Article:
'The Wire' -- Why Criticize One of the Best Crime Shows in TV History?
In a recent story in The Nation, Chris Hayes used 2,200-plus words to argue why progressives should back Sen. Barack Obama. I'll use only seven: Obama's favorite TV show is The Wire. It's certainly true, as Hayes noted, that Obama, like every presidential candidate, won't be saying one word about the prison-industrial complex or the disastrous consequences of the "war on drugs." But it's heartening to think that at least he's tuning in to one of the few public forums that fiercely drags such issues into our consciousness.
Throughout its five seasons on HBO, The Wire has created riveting fictional drama out of the residents living, policing and selling dope on the streets of Baltimore. Described by its co-creator David Simon as the ultimate "anti-cop show, a rebellion against the horseshit police procedurals afflicting American television," The Wire obliterates easy dichotomies of "good cops" and "bad drug dealers." Instead, it builds morally complex characters on both sides of the law whose individual decisions are largely shaped by political and economic forces outside their control. After detailing the ravages of the drug trade in its first season, the show broadened its scope in each subsequent season, examining the city's collapsing industrial sector (and unions), political system, public schools and, finally, journalistic institutions.
The result has been a show that can't seem to garner enough critical accolades: "Extraordinary" (San Jose Mercury News), "revolutionary" (Entertainment Weekly), "Dickensian" (New York Times) and "the best television show ever" (Salon and Slate). And yet quietly simmering beneath this loving consensus, there have been recent murmurs of discontent and unease with the show's portrayal of inner-city America.
In the January issue of The Atlantic, Mark Bowden cited the qualms of Yale inner-city sociologist Elijah Anderson. "I get frustrated watching it," Anderson told Bowden, "because it gives such a powerful appearance of reality, but it always seems to leave something important out. What they have left out are the decent people. Even in the worst drug-infested projects, there are many, many God-fearing, churchgoing, brave people who set themselves against the gangs and the addicts, often with remarkable heroism."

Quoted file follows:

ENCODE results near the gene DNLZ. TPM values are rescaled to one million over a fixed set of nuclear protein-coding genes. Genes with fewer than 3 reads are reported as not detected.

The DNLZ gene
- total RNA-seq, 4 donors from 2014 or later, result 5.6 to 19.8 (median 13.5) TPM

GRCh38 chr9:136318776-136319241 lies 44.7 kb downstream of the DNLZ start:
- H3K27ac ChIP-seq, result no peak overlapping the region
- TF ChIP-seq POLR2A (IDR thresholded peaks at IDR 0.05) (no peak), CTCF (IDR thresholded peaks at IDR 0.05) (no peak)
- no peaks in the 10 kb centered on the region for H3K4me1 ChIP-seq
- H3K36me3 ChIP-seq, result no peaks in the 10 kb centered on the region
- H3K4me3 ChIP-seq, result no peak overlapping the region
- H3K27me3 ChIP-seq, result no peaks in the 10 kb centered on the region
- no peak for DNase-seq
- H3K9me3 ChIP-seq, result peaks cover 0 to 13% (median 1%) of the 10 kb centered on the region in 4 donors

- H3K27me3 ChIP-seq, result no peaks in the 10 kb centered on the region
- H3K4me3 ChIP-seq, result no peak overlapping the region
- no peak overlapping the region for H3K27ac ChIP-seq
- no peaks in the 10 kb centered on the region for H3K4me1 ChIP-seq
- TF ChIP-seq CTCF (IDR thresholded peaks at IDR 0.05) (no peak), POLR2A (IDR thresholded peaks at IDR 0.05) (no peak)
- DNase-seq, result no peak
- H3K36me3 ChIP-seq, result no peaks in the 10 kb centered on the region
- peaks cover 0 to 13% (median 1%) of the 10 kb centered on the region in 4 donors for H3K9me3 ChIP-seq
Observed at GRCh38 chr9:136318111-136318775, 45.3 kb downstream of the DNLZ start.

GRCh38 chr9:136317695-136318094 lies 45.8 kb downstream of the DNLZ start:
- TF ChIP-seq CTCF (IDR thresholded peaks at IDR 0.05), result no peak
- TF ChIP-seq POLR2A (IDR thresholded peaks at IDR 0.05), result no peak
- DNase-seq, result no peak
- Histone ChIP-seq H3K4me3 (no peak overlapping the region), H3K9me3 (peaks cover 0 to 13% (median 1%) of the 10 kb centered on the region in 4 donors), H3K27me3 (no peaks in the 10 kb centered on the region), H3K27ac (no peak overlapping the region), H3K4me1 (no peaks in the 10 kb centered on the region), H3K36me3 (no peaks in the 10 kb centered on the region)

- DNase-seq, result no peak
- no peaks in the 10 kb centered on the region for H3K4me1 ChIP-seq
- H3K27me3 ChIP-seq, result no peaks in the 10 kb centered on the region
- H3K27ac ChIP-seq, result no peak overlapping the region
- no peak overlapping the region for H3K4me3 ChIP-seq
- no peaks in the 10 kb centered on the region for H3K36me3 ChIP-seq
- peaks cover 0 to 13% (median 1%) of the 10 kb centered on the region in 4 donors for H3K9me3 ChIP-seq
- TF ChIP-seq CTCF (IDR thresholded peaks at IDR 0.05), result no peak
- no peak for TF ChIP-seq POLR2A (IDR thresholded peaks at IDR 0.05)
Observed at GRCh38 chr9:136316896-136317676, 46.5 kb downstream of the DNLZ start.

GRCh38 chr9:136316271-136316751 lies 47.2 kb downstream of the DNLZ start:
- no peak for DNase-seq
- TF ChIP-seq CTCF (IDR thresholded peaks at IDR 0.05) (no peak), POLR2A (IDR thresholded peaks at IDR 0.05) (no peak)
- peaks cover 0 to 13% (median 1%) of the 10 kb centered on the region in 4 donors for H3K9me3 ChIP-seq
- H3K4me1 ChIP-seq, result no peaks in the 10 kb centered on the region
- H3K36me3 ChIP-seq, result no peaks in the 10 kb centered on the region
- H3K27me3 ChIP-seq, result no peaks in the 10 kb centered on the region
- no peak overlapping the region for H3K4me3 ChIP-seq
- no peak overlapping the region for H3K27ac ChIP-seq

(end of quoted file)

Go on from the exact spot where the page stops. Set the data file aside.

"This bleakness," Bowden followed up, "is Simon's stamp on the show, and it suggests that his political passions ultimately trump his commitment to accuracy or evenhandedness." Bowden's concerns have been echoed online, from both the right and left. Conservative cultural critic Reihan Salam, blogging on The American Scene, argued, "David Simon thinks he's constructed a critique of capitalism, but in fact he's prepared an elaborate moving brief for despair and (ultimately) indifference." On the other side of the spectrum, at the American Prospect Online, Ezra Klein wrote plaintively of Simon's "nihilistic, unrelentingly grim vision." Simon himself hasn't done much to dissuade such readings: Last year, he told The New Yorker that The Wire is a story about "the decline of the American empire," which steadfastly maintains, "no, we are not going to be all right."
But these criticisms are remarkably off-base, in a number of ways.
The silliest of the recent critics is Anderson, whose desire for a Manichean fairytale in which "God-fearing, churchgoing, brave people set themselves against the gangs and the addicts" is precisely the type of falsely comforting delusion that The Wire aims to explode. The Wire depicts its share of individual acts of bravery by conventional heroes -- police officers getting shot while in the line of duty, citizens testifying against drug dealers despite menacing death threats.
But what makes the show so powerful is that it extends such admirable traits to characters who are not unambiguously good. The Wire recognizes that a heroin junkie struggling mightily against his addiction, or a "corner boy" who refuses to cede his territory to a rival gang member in the face of certain death, can act more courageously than, say, a "respectable" police official who is willing to mute his personal conscience in order to flatter his superiors and advance his career. In The Wire, morality is not defined by what one is (whether churchgoer or gang member), but by what one does.
If Anderson's critique is most obviously wrong-headed, the others are no less muddled. Taken as a whole, The Wire has made several arguments about the direction of American society over the last three decades. Among them: the "drug war" has not only been futile, but devastating to the black underclass; the government has essentially abandoned the working class in post-industrial America; the defunding of our public institutions has had disastrous consequences, most conspicuously for our education system; and when the demands of profit have become so all-consuming that notions like "the public good" are cast aside as quaint, something valuable is lost. The Wire, then, is a searing indictment of the contemporary United States. In response, Bowden equates its "bleakness" with political bias and thus questions its accuracy, and Klein conflates its grim view with nihilism. But these assertions beg the central question: Is Simon's grim view of American society, and the plight of the black underclass in particular, warranted?